Amy Leona Havin is a multi-disciplinary poet, choreographer, and filmmaker from Rehovot, Israel currently based in Portland, Oregon. Havin’s work, inspired by the deserts of her childhood and her constant travels through the canyons and the prairie plains, presents a discourse between the nostalgia for her Jewish upbringing and the energetic landscapes of the American West. With process rooted in the duality of being both an American and Israeli artist, she weaves together a collectively introspective body of work, honoring both heritage and the natural world.

Havin began her dance movement training at a young age in Tel Aviv, Israel with Ohad Naharin and Batsheva Dance Company’s Gaga Movement Language. She holds a Bachelor of Fine Arts from Cornish College of the Arts in Seattle, Washington and is the Founder and Artistic Director of Portland based dance company The Holding Project with whom she was awarded an artistic residency at Disjecta Contemporary Art Center (2016). Her most recent full length live performance works, CRANE (2017) and mekudeshet (2019) have been called "empowering, egalitarian, and sensual" by Oregon ArtsWatch's Jamuna Chiarini. Havin’s performance work and films have been showcased both on the west coast and internationally in Israel, Greece, Mexico, and France, receiving awards from the Mexico City Videodance International, Portland Dance Film Fest, Thessaloniki Cinedance International, and Paris Music Video Underground Festival.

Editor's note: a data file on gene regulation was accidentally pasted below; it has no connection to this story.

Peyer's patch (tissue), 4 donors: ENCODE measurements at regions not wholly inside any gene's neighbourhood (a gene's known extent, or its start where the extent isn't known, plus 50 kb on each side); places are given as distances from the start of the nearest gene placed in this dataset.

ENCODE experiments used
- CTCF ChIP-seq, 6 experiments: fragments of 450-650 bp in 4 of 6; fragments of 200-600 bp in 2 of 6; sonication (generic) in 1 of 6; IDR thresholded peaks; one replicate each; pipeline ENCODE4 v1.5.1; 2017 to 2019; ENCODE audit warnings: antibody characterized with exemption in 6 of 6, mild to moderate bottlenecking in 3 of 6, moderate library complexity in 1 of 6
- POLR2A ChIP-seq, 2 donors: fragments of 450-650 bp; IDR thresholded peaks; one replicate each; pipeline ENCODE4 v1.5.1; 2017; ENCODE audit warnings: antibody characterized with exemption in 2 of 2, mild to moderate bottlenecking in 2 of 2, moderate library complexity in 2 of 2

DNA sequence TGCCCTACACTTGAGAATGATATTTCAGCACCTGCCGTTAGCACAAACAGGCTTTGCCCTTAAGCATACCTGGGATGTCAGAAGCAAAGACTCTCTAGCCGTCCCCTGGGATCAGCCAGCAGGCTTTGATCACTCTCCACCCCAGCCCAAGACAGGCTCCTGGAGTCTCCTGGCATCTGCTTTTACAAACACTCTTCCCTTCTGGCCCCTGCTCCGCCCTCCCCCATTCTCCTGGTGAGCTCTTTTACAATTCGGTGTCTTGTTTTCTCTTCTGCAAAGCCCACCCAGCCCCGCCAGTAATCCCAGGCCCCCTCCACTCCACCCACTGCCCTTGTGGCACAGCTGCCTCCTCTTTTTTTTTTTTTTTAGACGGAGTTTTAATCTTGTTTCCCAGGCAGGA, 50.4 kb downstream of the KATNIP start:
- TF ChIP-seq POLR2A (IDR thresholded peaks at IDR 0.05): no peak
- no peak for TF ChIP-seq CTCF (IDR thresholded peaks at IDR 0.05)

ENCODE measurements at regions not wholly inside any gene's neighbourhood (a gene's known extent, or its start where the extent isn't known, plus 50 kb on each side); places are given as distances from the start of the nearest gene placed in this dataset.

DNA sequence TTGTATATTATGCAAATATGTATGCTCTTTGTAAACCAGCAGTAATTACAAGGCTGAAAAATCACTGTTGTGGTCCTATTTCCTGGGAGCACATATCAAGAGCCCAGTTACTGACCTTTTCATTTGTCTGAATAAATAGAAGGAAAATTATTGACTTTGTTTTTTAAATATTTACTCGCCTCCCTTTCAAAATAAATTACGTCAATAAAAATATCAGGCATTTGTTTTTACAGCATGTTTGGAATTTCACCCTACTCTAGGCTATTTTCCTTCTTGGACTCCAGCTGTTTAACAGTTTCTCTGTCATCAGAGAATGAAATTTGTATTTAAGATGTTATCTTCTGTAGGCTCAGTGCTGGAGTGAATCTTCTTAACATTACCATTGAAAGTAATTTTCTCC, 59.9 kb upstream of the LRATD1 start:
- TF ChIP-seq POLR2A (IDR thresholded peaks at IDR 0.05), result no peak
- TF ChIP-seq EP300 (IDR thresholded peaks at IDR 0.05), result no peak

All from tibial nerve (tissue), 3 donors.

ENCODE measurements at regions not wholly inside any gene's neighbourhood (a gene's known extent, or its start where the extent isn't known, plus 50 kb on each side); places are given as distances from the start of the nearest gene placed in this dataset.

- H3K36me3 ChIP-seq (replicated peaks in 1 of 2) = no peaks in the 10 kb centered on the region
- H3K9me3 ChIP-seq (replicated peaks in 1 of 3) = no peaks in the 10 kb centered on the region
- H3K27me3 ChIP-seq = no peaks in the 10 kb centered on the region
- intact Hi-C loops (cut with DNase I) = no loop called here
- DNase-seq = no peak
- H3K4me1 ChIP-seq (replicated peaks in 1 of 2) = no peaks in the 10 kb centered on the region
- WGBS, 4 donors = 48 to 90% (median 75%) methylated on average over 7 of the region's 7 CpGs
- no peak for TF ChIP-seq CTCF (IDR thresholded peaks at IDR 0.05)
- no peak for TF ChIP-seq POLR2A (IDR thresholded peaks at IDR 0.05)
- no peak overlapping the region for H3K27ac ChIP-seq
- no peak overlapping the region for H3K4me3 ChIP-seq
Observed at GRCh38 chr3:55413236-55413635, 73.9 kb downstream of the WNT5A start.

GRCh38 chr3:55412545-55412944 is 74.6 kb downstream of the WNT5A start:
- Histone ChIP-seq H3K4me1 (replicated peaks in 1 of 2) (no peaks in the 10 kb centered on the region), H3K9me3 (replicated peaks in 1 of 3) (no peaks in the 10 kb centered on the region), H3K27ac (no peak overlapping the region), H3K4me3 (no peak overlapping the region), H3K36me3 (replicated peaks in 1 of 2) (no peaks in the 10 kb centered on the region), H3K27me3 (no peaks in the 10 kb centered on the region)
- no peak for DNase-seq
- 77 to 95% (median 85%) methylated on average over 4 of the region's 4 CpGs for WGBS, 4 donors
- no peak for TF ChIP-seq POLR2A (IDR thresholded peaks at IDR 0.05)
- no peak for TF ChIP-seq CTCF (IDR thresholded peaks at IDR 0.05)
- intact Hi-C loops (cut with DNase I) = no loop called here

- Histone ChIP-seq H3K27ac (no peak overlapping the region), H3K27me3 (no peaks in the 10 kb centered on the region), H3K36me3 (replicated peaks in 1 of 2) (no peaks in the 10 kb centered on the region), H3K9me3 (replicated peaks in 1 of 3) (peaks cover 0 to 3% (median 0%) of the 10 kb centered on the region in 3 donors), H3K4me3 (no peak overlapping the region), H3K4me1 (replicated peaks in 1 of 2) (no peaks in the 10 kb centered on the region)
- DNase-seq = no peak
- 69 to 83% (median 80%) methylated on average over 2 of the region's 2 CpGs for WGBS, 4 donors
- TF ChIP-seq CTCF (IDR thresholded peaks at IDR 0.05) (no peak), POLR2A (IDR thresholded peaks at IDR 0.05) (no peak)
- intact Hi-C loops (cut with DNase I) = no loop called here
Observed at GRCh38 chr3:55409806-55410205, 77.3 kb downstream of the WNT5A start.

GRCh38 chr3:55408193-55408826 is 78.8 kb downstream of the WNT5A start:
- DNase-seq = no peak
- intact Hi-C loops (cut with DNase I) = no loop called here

Havin’s writings and poetry have been described as “ethereal, subtly violent, and not for the faint of heart” and received showcases in The Dust Magazine, Unchaste Anthology, Goddess: When She Rises, and Gravity According to Birds. She is the founder of Portland based literary series It’s Rhubarb, and is currently in the creation process for her upcoming literary works, “Holy Roads”, "Crown for Yael", “The Liberation of Sister Geraldine,” and “The Anguish of Elizabeth”.

When not at her writing desk or in the studio, Havin spends her days taking photographs on 35mm film with a 1976 CanonAE-1 camera.

 © 2020